The Vancouver resolution addresses this challenge by seeking a bridge replacement that includes “high capacity transit with a dedicated guideway.” This language would allow for either light rail or bus rapid transit on a new bridge, and presumably would provide some breathing room for future debate on both options. Bus rapid transit has been embraced as a more affordable alternative in some areas in Clark County outside of Vancouver.

The timing of renewed discussion also presents challenges. Oregon lawmakers passed a major transportation and transit measure in the 2017 legislative session. It contained no provisions relating to a replacement I-5 Columbia River bridge,  but did create a panel to review mega projects in the state moving forward. Based on past experience, another major transportation funding proposal would be difficult unless party leaders put their full weight behind a new bridge project. Veteran legislative leaders such as Senate President Peter Courtney and House Speaker Tina Kotek may see this as an opening on a legacy project.

One of the failings of the Columbia River Crossing effort was its single focus on a new bridge and related highway improvements. In reality, Portland-area and Southwest Washington residents and businesses have broader transportation interests in common as population growth and business expansion continues on both sides of the river.

Vancouver officials have signaled a willingness to pursue some kind of bi-state partnership to identify common ground, regional transportation objectives and a strategy to find a bridge solution.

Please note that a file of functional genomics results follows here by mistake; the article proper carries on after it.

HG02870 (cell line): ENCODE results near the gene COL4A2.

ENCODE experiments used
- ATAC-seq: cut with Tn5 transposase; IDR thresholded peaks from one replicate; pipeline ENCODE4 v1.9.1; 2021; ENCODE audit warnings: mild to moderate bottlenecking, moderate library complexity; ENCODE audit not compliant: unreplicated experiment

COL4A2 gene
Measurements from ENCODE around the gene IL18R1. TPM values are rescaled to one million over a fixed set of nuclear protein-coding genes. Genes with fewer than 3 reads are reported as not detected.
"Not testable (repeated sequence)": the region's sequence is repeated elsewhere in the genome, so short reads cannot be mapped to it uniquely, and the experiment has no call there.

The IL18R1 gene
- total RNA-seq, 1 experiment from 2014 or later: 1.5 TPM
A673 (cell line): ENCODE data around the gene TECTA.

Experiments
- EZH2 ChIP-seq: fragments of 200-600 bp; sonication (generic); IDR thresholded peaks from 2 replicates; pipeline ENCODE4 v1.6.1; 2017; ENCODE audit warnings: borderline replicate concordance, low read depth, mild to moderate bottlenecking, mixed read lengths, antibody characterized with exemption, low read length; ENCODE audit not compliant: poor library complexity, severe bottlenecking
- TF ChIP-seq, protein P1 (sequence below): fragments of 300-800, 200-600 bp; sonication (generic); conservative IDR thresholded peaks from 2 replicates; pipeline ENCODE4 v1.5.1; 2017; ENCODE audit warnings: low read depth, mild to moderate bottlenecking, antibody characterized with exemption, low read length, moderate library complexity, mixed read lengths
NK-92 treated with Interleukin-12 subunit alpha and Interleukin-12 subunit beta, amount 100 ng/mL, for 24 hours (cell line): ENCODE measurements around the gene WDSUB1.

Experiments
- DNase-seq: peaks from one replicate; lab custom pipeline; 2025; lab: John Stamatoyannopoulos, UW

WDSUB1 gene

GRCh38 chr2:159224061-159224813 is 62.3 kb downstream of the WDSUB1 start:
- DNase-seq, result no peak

Collaboration has occurred at the ODOT-WSDOT level and there have been coalitions in both states supporting a new bridge, but elected officials haven’t driven the strategy or policy decisions.

 

Brown to Face Buehler in November

State Rep. Knute Buehler overcame more conservative GOP candidates to win the right to challenge incumbent Democratic Governor Kate Brown this fall in what could emerge as a marquee matchup this fall when a “Blue Wave” is anticipated nationally in the mid-term election after Donald Trump’s captured the White House in 2016.

State Rep. Knute Buehler overcame more conservative GOP candidates to win the right to challenge incumbent Democratic Governor Kate Brown this fall in what could emerge as a marquee matchup this fall when a “Blue Wave” is anticipated nationally in the mid-term election after Donald Trump’s captured the White House in 2016.